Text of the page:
“Who?” I ask, my head slowly swiveling to take in the people, but then my eyes slam to a stop on a man who is staring with an expression that’s difficult to describe. His eyes are hard, almost cold. Jaw locked tight. And yet, he clearly looks surprised to see me, which is weird because he’s a stranger to me.

“Do you know him?” Jorie asks, apparently noticing the mixture of emotions that seem to war on his face.

“Not at all. Do you?”

Jorie snorts. “I don’t know half the people here. I can go find Walsh and ask.”

I turn to face her, mainly to give the man my disregard. I don’t know him, he’s not important, and I don’t feel like fending off someone’s advances. Even though he’s incredibly gorgeous.

“Oh, man,” Jorie whispers as her eyebrows rise high. She gives a nod in the direction of where the man was standing, just over my shoulder. “Here he comes.”

My body locks, and I give her an imploring look. “Don’t you dare leave me.”

“I’m out of here,” she says with a devilish grin. “He’s totally hot, and he’s clearly interested in you.”

“No, Jorie,” I snap, grabbing onto her wrist. I give her a warning glare. “I’ll never forgive you.”

“You’ll thank me later, I’m sure,” she quips before gently pulling herself free from my grasp because I’d never make her stay. It’s her birthday after all.

Jorie slips away, and I turn around with a resigned sigh.

I’m shocked as I take in the man walking toward me. As he gets closer, he gets infinitely better looking. Dark hair worn just long enough to be styled in a mussy, just-got-out-of-bed way that’s totally hip and fashionable. Sculpted cheekbones, full lips, and a narrow nose that makes him appear aristocratic. He’s sporting a very trim, short beard, and his eyes are dark brown and brooding.

What’s most shocking is the man is tall, well built, and yet walks with a slight limp while steadying himself on a cane. Intrigue fills me at his youthful age and in-shape physique, the cane only adding a flair of mystery.

When he reaches me, he lets his gaze travel very slowly and almost possessively down my body. It’s a move that would normally offend me, yet, somehow, I feel like he has the right to do it.

Weird.

His eyes slide just as slowly upward until they stop and lock on mine.

“You,” he murmurs in wonder, and… is that anger?

I blink in confusion. “Me what?”

“I didn’t think you could look any better than when you were naked and covered in hot wax, but I’m apparently wrong about that.”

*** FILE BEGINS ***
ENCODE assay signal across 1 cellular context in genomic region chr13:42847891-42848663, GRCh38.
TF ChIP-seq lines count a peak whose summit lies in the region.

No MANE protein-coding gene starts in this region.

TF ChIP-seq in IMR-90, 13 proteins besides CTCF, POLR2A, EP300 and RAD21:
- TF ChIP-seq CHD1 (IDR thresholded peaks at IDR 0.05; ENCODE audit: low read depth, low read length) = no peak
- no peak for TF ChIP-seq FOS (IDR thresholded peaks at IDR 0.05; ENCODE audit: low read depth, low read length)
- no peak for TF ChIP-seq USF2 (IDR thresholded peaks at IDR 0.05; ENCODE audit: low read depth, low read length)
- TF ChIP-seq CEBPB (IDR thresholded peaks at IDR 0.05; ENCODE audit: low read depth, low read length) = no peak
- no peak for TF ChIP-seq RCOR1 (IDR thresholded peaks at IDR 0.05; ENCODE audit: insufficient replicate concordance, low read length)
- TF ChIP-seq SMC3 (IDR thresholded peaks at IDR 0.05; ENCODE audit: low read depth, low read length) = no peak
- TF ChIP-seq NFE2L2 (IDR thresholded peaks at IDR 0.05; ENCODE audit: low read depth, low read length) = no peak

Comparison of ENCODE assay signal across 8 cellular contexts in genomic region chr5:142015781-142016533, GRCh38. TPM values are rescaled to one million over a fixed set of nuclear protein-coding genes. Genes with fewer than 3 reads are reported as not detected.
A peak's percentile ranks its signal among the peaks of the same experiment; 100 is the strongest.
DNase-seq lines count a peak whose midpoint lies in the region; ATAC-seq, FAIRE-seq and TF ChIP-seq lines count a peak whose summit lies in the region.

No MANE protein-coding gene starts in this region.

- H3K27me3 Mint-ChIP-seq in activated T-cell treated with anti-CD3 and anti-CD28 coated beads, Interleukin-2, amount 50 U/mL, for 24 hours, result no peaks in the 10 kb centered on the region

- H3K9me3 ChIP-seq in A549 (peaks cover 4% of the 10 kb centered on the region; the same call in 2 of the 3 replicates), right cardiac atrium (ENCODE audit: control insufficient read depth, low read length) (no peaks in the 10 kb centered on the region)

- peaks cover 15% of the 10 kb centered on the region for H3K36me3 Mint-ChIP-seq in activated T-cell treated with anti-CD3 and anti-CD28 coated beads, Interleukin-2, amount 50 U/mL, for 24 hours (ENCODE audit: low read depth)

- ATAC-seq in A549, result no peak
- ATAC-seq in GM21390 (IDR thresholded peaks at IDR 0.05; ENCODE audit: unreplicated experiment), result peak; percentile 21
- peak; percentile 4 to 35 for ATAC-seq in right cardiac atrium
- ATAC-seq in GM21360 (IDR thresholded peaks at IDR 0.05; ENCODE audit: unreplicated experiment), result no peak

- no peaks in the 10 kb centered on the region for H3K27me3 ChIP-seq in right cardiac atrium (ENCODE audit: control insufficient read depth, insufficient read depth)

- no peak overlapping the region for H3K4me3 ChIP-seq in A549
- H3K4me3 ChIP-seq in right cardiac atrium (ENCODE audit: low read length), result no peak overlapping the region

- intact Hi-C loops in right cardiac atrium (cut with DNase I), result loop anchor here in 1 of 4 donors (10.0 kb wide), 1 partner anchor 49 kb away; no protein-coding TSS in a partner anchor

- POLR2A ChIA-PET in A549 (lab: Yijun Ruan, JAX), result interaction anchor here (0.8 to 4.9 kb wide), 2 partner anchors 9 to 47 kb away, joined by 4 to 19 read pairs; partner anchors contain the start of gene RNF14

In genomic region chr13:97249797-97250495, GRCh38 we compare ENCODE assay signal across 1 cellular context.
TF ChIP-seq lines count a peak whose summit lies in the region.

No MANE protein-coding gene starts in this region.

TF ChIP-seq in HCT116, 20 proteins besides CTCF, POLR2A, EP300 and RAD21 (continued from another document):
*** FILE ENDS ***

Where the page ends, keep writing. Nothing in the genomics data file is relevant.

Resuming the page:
A jolt of awareness goes through me as I realize who is standing in front of me, and I feel incredibly off balance. His words on their face would be considered seductive and praiseworthy, but the distinct tone of disapproval in his voice would imply he can’t stand the sight of me.

Choosing to focus on his tone instead, I give him a return glare. “Sorry to disappoint.”

He seems startled by the vehemence turned on him, taking an unsure step back. He’s clearly not an unintelligent man. I can tell by the expression on his face he realizes his mistake right away.

“What I should have said,” he says in a gentler tone, “is you look incredibly beautiful tonight. My apologies… I’m not the greatest at giving compliments.”

God, he’s really kind of weird. His words are right—what any woman would want to hear—but he delivers them so awkwardly it’s clear conversing with me is painful. This is so at odds with the confident way in which he handled me at The Wicked Horse last weekend. And there’s no doubt this is the man who rocked my world with hot wax, a vibrator, and a very skillful cock. I recognize his voice just from the first two words he had said to me that night.

“Not there.”

We stare at each other a moment, and I can see him struggling to try to find something to say. It’s not a shyness, but more like an antipathy to carry on small talk. I try to help him out.

“So how do you know Walsh?” I ask.

“Golfing buddy,” he replies, then looks around at the crowd. “I normally hate coming to these things, but I promised him I would.”

“He wanted to make this a huge celebration for Jorie,” I explain before taking a sip of champagne.

“You are friends with her?” he asks as he centers the cane directly before him and rests his hands on top of the ornate T-shaped knob.

“Best friends,” I reply with a slight bob of my head. “Grew up together.”

He nods and scans the crowd, seemingly at a loss for anything to say. So I ask, “What do you do for a living?”

“I’m a neurosurgeon,” he replies as he shifts his attention to me.

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